Justice for all
When Jahanara Begum’s sons stole mangoes from a neighbour’s garden, what should have been a petty incident of children’s mischief, escalated into a violent confrontation between Jahanara and her neighbour Babul Mia. Angry at Jahanara, Babul Mia assaulted her and injured her eye, for which she required expensive medical treatment.
Standing between Jahanara and the compensation she deserved were high costs, unscrupulous lawyers and touts, long waits in a labyrinth of government offices, expensive travel to distant district courts and complicated legal procedures beyond the understanding of most ordinary citizens. As a subsistence farmer, with a monthly income of less than $170 for her family of five, Jahanara could hardly afford the time and money required to hire a lawyer to take the case to the district court.
For the poor, minor medical treatment and surgeries are often considered ‘catastrophic health events’ because the costs can set a family back by a generation, result in the children being pulled out of school, and destroy coping capacity against future setbacks.
- Since 2010, more than 32,000 cases like that of Jahanara’s have been reported to village courts across Bangladesh. Almost 25,000 cases have been resolved.
- Nearly 70 percent of village courts beneficiaries – both petitioners and respondents – expressed satisfaction with their experience.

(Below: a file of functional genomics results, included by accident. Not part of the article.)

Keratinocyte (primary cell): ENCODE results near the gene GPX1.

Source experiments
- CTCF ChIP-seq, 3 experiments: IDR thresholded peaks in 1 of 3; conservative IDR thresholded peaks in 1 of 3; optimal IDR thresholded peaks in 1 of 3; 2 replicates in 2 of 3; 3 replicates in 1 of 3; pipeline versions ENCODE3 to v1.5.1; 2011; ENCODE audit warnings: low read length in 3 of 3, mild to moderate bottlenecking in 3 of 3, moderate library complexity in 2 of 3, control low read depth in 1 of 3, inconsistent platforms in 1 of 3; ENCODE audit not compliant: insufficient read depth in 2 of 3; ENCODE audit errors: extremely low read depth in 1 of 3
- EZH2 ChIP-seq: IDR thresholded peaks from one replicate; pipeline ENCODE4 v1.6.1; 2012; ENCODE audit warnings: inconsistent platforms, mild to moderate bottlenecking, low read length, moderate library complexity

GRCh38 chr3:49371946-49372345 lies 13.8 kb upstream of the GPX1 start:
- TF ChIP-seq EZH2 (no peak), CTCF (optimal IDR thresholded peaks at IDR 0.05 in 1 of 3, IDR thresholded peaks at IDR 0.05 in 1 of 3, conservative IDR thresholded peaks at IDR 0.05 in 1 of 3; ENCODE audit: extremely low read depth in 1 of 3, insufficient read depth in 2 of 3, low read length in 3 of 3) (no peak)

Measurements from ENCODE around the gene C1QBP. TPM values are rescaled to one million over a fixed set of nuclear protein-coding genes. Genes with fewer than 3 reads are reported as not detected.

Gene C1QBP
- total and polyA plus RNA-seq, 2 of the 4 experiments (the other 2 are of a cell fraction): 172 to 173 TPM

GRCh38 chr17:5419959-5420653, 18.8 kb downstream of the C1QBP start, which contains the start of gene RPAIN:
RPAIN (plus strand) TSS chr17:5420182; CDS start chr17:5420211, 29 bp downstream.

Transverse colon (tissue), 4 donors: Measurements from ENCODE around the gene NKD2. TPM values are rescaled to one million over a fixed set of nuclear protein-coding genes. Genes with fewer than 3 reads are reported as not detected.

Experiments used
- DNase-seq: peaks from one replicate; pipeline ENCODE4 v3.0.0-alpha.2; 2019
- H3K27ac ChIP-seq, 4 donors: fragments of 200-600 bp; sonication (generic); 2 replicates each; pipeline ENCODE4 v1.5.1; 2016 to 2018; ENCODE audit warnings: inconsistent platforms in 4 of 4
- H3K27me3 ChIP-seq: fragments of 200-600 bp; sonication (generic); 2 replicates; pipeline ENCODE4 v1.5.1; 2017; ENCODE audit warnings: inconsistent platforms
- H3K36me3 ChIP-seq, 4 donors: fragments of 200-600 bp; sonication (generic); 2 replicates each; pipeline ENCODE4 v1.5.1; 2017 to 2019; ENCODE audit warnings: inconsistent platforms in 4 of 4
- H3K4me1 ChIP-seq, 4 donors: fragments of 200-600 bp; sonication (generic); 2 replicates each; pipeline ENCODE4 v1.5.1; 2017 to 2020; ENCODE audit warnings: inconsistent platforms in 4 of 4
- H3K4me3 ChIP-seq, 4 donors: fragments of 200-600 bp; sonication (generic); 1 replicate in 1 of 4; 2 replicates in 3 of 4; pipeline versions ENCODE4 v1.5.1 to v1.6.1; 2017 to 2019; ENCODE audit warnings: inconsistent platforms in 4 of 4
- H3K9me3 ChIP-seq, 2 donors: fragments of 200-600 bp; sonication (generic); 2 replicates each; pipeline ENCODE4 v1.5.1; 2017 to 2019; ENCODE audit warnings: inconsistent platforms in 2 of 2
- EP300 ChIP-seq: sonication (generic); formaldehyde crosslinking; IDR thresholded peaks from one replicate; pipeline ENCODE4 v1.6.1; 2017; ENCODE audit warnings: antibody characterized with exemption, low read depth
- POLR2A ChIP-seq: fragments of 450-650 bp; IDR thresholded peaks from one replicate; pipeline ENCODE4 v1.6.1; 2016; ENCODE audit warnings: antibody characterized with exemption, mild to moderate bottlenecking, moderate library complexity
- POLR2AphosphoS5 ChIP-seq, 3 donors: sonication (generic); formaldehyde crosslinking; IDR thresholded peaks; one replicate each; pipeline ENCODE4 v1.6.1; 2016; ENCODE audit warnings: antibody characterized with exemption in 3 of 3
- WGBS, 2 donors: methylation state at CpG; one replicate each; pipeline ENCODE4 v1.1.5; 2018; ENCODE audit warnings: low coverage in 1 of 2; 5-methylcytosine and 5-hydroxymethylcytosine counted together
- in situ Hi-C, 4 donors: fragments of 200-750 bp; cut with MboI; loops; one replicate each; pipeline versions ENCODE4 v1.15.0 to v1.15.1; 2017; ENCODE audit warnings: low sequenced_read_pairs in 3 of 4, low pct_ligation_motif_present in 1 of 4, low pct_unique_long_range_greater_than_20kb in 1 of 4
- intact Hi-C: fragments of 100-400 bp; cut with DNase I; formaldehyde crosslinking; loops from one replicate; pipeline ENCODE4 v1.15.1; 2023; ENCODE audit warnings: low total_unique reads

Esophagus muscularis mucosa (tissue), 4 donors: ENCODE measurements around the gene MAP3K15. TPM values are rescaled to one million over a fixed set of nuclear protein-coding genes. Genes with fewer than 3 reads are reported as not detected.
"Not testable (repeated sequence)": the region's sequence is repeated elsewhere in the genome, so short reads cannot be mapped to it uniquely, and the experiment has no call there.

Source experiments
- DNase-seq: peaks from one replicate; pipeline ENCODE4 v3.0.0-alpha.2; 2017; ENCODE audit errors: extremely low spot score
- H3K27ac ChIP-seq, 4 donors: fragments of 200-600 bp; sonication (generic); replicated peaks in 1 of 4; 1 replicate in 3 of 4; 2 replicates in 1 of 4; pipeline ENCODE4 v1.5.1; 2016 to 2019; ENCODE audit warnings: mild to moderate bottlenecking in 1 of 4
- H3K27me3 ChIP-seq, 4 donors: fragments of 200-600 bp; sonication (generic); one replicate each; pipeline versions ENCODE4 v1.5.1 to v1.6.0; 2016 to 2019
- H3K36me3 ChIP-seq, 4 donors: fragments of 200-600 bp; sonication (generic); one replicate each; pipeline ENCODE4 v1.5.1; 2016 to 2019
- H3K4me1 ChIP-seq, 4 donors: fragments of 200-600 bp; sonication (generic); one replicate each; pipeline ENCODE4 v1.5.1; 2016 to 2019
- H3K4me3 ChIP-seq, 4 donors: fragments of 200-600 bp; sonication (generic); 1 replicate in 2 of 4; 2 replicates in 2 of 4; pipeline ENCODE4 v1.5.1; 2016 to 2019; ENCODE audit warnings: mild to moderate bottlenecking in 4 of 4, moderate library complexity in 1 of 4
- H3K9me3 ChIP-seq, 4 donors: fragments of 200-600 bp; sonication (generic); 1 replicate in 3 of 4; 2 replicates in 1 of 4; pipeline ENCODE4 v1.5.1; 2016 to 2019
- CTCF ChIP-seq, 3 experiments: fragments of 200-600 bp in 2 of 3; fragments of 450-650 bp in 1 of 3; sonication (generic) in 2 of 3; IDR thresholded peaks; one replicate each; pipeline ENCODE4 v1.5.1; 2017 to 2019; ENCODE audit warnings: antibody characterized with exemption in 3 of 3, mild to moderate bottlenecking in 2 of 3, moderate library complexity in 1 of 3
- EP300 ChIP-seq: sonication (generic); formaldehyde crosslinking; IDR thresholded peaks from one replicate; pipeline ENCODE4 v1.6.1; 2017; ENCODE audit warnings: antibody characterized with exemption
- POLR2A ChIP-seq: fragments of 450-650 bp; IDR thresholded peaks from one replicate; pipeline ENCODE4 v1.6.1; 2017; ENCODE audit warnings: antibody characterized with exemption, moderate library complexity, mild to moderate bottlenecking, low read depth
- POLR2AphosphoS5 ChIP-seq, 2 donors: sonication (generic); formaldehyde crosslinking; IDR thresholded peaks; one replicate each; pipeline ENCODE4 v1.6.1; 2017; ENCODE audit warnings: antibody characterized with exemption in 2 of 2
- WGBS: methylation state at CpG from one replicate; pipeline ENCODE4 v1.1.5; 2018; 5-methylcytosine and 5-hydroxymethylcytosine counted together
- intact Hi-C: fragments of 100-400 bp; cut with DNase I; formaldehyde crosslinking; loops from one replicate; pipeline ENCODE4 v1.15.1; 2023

- An average of 28 days is required for the resolution of a case whereas in the traditional courts system the same case can take more than a decade to reach resolution.
As reported by The Daily Star with 2.3 million cases pending in the courts, and a ten to fifteen year backlog, the wait for justice can be a long one. And in Narayanpur village of Rajbari district, far from the capital and government offices, recourse to the law may simply be too far to reach.
Jahanara escaped the circuitous and lengthy legal proceedings and was able to file her case in the Village Court of her local Union Parishad (UP).
Village Courts, an initiative adopted by the Bangladesh government with support from the United Nations Development Programme and funding from the EU,have reduced the time, expenses and hassle that plaintiffs often associate with the conventional courts system.
The village court panel, composed of local community members nominated by both Jahanara and Babul Mia and headed by the UP chairman (an elected representative), found Babul Mia guilty and asked him to pay Jahanara’s medical costs and apologize. Despite several delays, the court was able to implement the decision within the stipulated 30 day period.
Activating Village Courts in Bangladesh Project supports the Local Government Division (LGD) of the Government of Bangladesh in setting up, activating and promoting village courts across the country.
Since 2010, more than 32,000 cases like that of Jahanara’s have been reported to village courts in 338 UPs across the country. Almost 25,000 cases have been resolved, of which approximately 2,000 were referred back from the district courts, thereby reducing the burden on the higher courts.
The UP chairman in Jahanara’s district said that, “sixteen cases were referred from the District Court, some came after two years of registering in the District Court. However, it took only three weeks to resolve these matters, although they had already spent Tk. 80,000-100,000 in the district.”
According to Evaluating Village Court Performance at Beneficiaries End, nearly 70 percent of village courts beneficiaries – both petitioners and respondents – expressed satisfaction with their experience. Even the respondents who had to pay compensation to the petitioner, realized that though they lost the case, they would have had to spend far more money and time, and face many bureaucratic hassles, had the case been at the district court.